- Richard T. Soper, NORDIC VOICES
“Hugo Hasslo was a Swedish operatic baritone who studied in Stockholm with Hjaldis Ingebjart and Joseph Hislop, making his début at the Stockholm Opera, as Guglielmo in COSI FAN TUTTE, in 1940, where he remained until 1964, quickly establishing himself as first baritone. He was particularly admired in the Italian repertory singing roles such as Figaro in IL BARBIERE DI SIVIGLIA, Belcore in L'ELISIR D'AMORE, Malatesta in DON PASQUALE, the title role in MACBETH and RIGOLETTO, di Luna in Il Trovatore, Riccardo in UN BALLO IN MASCHERA, Marcello in LA BOHEME, etc.
In Stockholm, he took part in the creation of Natanael Berg's GENOVEVA, in 1947, and in Kurt Atterberg's Der Sturm, in 1948. He made guest appearances in Hamburg, the Royal Opera House in London, the Edinburgh Festival, the latters both in 1959. Hasslo was also much appreciated in concert and often appeared in oratorios. Hasslo was offered a Met contract to sing Escamillo, but he declined.”
“Wilhelm Schüchter was one of those prodigiously talented German conductors who had the misfortune to live in a time filled with geniuses at the podium: Furtwängler, Walter, Abendroth, von Karajan, Krauss, Böhm, Knappertsbusch, Kempe, Schmidt-Isserstedt and Klemperer. In such company, he never had a chance to move into the forefront of his profession outside of Germany. Despite his lack of international success, however, Schüchter managed to leave behind one major recording of LOHENGRIN that deserves to be a part of any serious Wagner collection.
Schüchter studied with Hermann Abendroth. He made his début at the podium in Coburg in 1937, conducting CAVELLERIA RUSTICANA and PAGLIACCI. His first major appointment came that same year, as conductor in the opera house in Wurzburg, where he stayed for three years. In 1940, he took an appointed conductor at the opera house in Aachen, a post he held for two years, working under Herbert von Karajan. Two years later, he joined the Berlin State Opera.
Following the Allied victory and the reorganization of German cultural life, in 1947 Schüchter joined the North German Radio Orchestra as a conductor and deputy to Hans Schmidt-Isserstedt. His major recording career began soon after, principally for EMI during the late 78 rpm and early LP era.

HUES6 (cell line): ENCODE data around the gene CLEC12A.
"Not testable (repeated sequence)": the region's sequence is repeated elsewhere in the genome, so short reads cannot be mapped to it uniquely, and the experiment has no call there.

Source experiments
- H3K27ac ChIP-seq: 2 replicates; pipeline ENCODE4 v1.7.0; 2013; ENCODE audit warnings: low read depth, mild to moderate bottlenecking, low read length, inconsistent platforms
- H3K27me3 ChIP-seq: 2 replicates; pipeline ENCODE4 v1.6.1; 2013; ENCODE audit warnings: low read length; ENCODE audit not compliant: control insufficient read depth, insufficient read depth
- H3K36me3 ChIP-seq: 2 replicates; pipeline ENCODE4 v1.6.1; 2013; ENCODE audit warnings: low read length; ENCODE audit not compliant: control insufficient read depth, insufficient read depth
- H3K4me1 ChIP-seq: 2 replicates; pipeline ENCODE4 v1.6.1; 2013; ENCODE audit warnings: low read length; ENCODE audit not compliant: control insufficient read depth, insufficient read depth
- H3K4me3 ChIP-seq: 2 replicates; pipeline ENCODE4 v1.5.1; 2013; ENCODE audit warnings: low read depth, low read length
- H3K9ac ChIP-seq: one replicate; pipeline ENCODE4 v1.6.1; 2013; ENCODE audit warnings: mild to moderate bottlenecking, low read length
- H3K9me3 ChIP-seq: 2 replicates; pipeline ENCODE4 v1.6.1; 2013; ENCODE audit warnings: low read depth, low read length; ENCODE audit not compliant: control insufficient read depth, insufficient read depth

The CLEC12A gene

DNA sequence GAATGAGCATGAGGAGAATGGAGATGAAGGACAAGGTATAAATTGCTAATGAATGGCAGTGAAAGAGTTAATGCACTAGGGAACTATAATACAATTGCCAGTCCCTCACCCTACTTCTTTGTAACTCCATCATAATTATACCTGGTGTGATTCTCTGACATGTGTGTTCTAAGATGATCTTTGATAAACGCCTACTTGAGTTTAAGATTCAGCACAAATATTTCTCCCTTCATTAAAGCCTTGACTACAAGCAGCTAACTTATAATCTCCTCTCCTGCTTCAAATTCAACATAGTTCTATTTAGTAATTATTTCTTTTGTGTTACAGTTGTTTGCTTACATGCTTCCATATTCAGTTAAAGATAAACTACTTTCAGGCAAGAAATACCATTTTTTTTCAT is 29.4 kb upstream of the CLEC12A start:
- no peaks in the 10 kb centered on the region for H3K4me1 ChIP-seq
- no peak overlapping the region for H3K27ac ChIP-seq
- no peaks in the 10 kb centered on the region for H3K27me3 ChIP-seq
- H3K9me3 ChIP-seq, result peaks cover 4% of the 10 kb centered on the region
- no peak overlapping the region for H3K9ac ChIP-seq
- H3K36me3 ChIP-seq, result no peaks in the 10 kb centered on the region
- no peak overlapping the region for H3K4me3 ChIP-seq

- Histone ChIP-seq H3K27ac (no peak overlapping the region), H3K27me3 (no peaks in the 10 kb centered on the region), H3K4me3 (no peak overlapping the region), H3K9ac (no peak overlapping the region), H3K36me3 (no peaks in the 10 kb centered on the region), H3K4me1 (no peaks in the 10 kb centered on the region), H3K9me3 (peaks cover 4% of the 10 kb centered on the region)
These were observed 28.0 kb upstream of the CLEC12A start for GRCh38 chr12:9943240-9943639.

His major activities and his most significant legacy, however, were in the operatic field. In 1953, Schüchter conducted EMI's first recording of a complete version of Wagner's LOHENGRIN with his North German Radio Orchestra and Rudolf Schock in the title role, Gottlob Frick as King Henry, Maud Cunitz as Elsa, and Josef Metternich as Friedrich. This performance remains one of the most finely crafted recordings of the opera ever laid down and is competitive with all subsequent stereo and digital recordings. The singing has a warmth and power that resounds more than 40 years later and the playing is extraordinary, a match for any orchestra in the world. Moreover, the sound -- despite being limited to mono -- is extraordinary for its era, being both rich and close.
Unfortunately, Schüchter never got to record another complete opera, eclipsed as he was outside of Germany by figures such as Karajan and Klemperer. His career in the concert hall was more successful; in 1958, he took a three-year appointment as the chief conductor of the NHK Symphony Orchestra in Tokyo, and after his return to Germany in 1962, he was made music director of Dortmund. It was in this post, in just three years, that Schüchter achieved fame in Germany, raising the musical standards in Dortmund so high that he was promoted in 1965 to artistic director and general manager of the Dortmund State Opera. He remained in this position for the rest of his life and was acclaimed for the excellence of the productions mounted by the company and its overall rise to prominence within Germany. His Wagnerian performances in particular were singled out for praise by critics.
Schüchter was among the first generation of conductors in Germany who understood the use of the orchestra in the studio and this is reflected in his recordings. In contrast to Wilhelm Furtwängler or Hans Knappertsbusch, he saw the intrinsic value of recording and he paid special attention to the spaciousness and opulence of the sound he achieved. When working with sympathetic producers and engineers, as on his LOHENGRIN, the results were extraordinary.”
- Bruce Eder, allmusic.com